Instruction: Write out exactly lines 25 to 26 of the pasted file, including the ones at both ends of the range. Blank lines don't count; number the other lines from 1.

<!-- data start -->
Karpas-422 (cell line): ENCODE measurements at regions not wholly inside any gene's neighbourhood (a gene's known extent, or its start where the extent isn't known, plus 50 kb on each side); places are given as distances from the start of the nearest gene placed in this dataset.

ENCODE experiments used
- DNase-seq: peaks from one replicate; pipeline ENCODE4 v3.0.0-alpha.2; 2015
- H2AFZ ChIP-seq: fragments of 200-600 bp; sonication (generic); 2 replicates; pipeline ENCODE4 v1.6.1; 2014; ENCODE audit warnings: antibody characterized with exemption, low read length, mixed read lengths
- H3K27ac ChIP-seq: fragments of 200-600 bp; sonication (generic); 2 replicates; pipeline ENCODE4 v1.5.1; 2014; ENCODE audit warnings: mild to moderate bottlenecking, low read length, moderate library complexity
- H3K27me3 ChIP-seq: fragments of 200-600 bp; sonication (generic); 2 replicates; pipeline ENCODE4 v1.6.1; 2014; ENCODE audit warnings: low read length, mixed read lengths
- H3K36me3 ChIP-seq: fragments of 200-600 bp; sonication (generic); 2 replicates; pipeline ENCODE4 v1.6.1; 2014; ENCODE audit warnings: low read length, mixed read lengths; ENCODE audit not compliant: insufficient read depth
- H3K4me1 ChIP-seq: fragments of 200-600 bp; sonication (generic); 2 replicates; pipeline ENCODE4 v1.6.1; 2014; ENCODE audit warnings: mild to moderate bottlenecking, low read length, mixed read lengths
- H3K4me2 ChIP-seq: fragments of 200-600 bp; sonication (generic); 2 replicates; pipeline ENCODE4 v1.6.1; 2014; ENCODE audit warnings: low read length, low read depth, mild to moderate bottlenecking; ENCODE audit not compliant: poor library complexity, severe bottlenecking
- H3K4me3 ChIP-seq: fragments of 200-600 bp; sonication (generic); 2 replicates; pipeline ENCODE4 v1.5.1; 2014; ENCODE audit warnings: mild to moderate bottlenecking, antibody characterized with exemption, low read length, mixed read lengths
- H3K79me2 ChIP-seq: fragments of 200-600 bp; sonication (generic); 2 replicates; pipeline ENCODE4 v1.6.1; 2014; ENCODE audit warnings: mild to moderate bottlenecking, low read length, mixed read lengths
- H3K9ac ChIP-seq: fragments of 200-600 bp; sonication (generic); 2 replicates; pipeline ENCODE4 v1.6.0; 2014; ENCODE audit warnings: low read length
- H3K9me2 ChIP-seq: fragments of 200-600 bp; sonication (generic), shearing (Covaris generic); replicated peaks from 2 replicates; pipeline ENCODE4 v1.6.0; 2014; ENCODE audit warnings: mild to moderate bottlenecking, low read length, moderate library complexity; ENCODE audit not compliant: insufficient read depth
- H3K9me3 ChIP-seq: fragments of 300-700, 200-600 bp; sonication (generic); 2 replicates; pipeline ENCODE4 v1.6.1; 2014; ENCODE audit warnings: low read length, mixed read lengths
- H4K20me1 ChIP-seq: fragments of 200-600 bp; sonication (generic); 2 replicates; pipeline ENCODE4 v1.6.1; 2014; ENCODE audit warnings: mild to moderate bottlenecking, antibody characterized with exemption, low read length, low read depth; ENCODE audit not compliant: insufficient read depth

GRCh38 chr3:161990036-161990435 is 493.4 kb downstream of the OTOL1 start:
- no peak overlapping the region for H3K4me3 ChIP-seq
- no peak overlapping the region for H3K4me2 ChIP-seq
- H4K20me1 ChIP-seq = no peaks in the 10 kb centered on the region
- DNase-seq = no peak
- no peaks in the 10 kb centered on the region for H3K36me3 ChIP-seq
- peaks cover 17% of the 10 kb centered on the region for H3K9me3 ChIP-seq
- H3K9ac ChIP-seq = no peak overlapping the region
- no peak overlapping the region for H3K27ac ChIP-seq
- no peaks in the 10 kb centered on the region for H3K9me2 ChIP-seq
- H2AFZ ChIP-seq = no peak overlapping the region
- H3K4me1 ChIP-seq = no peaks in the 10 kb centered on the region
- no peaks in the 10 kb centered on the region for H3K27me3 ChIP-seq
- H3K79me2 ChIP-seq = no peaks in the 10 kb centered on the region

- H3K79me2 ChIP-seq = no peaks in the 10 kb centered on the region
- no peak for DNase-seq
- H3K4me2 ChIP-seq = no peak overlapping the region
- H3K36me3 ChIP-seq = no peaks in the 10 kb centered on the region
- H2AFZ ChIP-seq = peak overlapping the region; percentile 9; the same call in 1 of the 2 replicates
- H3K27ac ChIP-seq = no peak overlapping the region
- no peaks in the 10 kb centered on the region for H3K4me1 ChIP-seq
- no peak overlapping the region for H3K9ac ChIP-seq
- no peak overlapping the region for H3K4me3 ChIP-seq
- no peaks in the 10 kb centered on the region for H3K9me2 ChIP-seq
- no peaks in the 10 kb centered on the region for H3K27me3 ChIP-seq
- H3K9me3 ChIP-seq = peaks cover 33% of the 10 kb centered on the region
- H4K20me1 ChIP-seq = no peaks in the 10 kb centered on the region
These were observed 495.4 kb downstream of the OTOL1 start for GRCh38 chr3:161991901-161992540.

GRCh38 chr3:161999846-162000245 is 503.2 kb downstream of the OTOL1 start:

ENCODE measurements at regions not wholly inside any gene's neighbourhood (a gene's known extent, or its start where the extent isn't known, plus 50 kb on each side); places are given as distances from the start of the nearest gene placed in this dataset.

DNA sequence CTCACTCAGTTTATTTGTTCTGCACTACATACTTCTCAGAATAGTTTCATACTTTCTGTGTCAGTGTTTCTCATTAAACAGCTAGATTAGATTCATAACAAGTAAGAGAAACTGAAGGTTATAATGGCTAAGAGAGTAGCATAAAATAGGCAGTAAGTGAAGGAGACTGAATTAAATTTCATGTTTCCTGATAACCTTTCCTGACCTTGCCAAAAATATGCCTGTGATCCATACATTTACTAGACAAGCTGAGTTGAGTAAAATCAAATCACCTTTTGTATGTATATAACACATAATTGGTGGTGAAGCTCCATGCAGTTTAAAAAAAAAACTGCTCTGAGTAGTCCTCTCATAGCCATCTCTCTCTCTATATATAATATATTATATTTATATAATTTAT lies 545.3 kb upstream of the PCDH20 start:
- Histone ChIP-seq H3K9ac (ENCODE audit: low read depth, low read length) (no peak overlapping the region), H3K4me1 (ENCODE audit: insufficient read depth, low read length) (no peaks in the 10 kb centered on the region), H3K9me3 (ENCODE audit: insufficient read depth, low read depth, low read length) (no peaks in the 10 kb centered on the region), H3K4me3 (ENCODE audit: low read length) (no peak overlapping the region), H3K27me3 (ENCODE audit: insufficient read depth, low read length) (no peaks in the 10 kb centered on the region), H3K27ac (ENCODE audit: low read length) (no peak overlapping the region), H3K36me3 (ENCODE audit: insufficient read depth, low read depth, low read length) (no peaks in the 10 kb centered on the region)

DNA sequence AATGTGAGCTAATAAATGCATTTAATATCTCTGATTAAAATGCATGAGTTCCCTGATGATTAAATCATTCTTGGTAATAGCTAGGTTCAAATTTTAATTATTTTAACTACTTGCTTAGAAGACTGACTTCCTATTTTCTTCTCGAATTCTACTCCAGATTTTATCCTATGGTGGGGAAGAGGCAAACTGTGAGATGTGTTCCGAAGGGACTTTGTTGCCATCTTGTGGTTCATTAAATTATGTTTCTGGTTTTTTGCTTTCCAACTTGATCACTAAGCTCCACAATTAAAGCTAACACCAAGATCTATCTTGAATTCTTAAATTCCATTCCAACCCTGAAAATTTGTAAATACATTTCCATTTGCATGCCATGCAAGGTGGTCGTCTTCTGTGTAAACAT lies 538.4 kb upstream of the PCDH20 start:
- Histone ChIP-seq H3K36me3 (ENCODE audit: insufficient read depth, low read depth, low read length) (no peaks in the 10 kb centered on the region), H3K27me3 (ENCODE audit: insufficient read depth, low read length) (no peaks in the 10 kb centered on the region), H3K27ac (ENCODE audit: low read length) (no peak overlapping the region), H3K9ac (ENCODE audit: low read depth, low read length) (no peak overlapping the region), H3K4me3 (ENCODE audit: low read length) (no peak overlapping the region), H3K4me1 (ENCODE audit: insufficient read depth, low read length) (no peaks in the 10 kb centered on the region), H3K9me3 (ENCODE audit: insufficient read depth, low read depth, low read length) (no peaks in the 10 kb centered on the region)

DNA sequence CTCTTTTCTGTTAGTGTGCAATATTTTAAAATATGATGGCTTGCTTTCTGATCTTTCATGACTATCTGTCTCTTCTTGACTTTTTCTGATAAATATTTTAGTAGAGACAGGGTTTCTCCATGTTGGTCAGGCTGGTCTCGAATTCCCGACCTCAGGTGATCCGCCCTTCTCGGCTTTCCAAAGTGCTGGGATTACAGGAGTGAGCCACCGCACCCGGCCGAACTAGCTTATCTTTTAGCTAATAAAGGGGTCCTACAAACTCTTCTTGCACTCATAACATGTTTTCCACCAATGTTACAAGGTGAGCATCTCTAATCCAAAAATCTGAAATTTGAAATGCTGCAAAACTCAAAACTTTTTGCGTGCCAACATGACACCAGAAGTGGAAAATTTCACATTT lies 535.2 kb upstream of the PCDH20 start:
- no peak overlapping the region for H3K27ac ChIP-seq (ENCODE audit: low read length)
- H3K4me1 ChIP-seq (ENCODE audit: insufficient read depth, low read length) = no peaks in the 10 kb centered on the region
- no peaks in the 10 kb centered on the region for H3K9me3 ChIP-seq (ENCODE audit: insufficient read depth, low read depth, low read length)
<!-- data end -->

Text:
- no peaks in the 10 kb centered on the region for H3K9me2 ChIP-seq
- H2AFZ ChIP-seq = no peak overlapping the region